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Forum:Commercial Space - Military Space
Topic:Orbital Sciences Antares-Cygnus Orb-2 CRS flight
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Robert Pearlman
SS Janice Voss arrives at space station

The Expedition 40 crew welcomed more than a ton and a half of science, supplies and spacewalking equipment to the International Space Station Wednesday (July 16) with the arrival of SpaceShip Janice Voss, an Orbital Sciences' Cygnus cargo spacecraft.

With the Janice Voss securely in the grasp of the Canadarm2 robotic arm, the robotics officer at Mission Control in Houston remotely operated the arm to guide the cargo craft to its berthing port on the Earth-facing side of the Harmony module. Once the Cygnus was in position, flight engineer Reid Wiseman monitored the Common Berthing Mechanism operations for first and second stage capture of the cargo ship, assuring that the vehicle was securely attached to the station with a hard mate.

Second stage capture was completed at 7:53 a.m. EDT (1253 GMT).

The Janice Voss was grappled at 5:36 a.m. as it flew within about 32 feet of the complex by commander Steve Swanson — with assistance from flight engineer Alexander Gerst — as he controlled the 57-foot Canadarm2 from a robotics workstation inside the station's cupola. Wiseman joined his crewmates in the seven-windowed cupola to assist with the capture and help coordinate the activities. At the time of capture, the orbital laboratory was flying around 260 statute miles over northern Libya.

After Wiseman removes the Centerline Berthing Camera System that provided the teams with a view of berthing operations through the hatch window, he will pressurize the vestibule between Harmony and the newly arrived cargo craft and conduct a leak check. Once that is complete, Swanson and Gerst will open the hatch to the vestibule and outfit the area for the opening of Cygnus' hatch around 6 a.m. Thursday.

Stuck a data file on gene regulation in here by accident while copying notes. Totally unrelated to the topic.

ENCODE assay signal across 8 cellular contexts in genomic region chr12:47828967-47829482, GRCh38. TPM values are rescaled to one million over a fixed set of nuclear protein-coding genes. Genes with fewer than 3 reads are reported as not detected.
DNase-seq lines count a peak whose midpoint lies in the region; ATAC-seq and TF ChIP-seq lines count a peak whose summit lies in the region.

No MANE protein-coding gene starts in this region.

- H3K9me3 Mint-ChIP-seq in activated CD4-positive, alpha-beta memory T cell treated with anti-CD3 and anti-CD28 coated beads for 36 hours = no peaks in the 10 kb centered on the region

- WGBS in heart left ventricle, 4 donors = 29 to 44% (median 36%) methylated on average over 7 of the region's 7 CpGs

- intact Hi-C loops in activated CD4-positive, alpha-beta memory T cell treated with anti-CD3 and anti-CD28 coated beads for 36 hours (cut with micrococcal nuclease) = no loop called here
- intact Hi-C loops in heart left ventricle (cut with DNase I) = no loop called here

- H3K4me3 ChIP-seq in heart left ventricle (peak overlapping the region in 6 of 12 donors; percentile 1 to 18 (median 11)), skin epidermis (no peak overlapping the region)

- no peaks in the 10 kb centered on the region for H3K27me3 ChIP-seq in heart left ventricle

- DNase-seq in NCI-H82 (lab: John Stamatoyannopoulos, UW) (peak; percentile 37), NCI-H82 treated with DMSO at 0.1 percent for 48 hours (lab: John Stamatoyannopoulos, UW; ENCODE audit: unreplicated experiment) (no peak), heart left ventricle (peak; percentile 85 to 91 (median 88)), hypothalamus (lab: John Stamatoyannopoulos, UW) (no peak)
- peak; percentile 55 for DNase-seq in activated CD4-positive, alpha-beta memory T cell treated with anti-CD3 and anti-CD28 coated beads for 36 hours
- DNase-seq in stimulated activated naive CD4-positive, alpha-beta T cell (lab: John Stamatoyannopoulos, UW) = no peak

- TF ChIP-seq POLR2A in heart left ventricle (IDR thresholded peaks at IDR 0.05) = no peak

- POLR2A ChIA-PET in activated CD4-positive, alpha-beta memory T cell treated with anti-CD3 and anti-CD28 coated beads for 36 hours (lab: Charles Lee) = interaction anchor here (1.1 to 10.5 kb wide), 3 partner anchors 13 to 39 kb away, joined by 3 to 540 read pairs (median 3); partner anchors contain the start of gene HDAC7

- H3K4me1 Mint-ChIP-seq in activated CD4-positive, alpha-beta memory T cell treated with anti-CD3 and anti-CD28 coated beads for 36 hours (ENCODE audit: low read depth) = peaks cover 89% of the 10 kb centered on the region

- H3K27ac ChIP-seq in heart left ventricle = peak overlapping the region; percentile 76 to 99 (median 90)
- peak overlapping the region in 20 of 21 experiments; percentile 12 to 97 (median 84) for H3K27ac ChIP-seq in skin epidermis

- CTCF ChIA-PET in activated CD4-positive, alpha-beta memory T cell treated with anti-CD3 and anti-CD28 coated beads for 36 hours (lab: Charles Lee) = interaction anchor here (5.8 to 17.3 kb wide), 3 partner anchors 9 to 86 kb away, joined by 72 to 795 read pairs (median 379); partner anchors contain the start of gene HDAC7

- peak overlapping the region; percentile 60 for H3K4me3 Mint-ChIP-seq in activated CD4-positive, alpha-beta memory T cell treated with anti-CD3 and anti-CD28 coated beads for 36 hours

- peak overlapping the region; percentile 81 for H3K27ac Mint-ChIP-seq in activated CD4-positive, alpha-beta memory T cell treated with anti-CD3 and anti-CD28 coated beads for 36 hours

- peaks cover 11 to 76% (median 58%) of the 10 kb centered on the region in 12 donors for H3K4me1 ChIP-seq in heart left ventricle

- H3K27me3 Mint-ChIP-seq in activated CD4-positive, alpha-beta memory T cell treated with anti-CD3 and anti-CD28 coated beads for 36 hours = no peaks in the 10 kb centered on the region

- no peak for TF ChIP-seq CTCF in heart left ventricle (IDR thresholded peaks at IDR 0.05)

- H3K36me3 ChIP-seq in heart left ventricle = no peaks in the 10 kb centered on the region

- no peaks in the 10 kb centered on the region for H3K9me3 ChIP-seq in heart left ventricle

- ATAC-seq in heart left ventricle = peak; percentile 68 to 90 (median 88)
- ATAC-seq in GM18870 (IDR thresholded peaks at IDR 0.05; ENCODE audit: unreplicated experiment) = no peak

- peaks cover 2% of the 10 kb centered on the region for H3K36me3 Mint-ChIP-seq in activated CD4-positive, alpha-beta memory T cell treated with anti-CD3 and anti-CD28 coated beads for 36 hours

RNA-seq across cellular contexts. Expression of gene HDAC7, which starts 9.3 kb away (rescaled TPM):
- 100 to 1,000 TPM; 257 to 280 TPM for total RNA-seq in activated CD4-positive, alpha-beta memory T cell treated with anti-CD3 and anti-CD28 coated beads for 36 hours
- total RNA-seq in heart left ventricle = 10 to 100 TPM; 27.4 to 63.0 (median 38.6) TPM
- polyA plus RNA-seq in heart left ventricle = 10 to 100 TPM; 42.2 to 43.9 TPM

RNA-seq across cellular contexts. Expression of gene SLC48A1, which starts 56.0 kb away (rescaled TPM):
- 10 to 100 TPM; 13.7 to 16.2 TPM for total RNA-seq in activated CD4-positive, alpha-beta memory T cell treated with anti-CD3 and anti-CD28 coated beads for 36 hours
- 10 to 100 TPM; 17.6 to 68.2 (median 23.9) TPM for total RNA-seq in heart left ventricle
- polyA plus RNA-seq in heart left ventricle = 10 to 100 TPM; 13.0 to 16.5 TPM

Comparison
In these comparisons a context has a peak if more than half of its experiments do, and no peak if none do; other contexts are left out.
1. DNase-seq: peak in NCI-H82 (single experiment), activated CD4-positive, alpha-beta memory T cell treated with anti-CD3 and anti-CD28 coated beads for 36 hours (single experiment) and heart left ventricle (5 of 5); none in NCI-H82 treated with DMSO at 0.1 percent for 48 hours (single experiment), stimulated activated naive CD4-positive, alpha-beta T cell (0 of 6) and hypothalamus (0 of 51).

Robert Pearlman
SS Janice Voss departs space station

Orbital Sciences Cygnus cargo freighter, the SpaceShip Janice Voss, completed a month-long delivery mission to the International Space Station on Friday (Aug. 15) when it was released from the grapple of the Canadarm2 robotic arm at 5:40 a.m. CDT (1040 GMT).

The SS Janice Voss is now orbiting on its own, separating from the station and heading for a deorbit and a fiery reentry over the Pacific Ocean on Sunday.

Expedition 40 flight engineers Alexander Gerst and Reid Wiseman were inside the space station's cupola remotely controlling the 58-foot Canadian arm from the robotics workstation. Gerst, who was backed up by Wiseman, was in charge of releasing the resupply vehicle after ground controllers at Mission Control, Houston remotely maneuvered it into the release position following its unberthing from the Earth-facing port of the Harmony module.

Filled with trash, Cygnus completed its second commercial resupply mission for NASA. Orbital Sciences launched the spacecraft July 13 atop an Antares rocket from the Mid-Atlantic Regional Spaceport at the Wallops Flight Facility, Virginia. At least six more missions will be flown by Cygnus to the station through 2016.

The Expedition 40 crewmembers hope to document Cygnus' reentry Sunday as part of an engineering exercise to study the mechanics of the breakup of a space vehicle. The SS Janice Voss is scheduled to deorbit Sunday around 7:30 a.m. CDT (1230 GMT).

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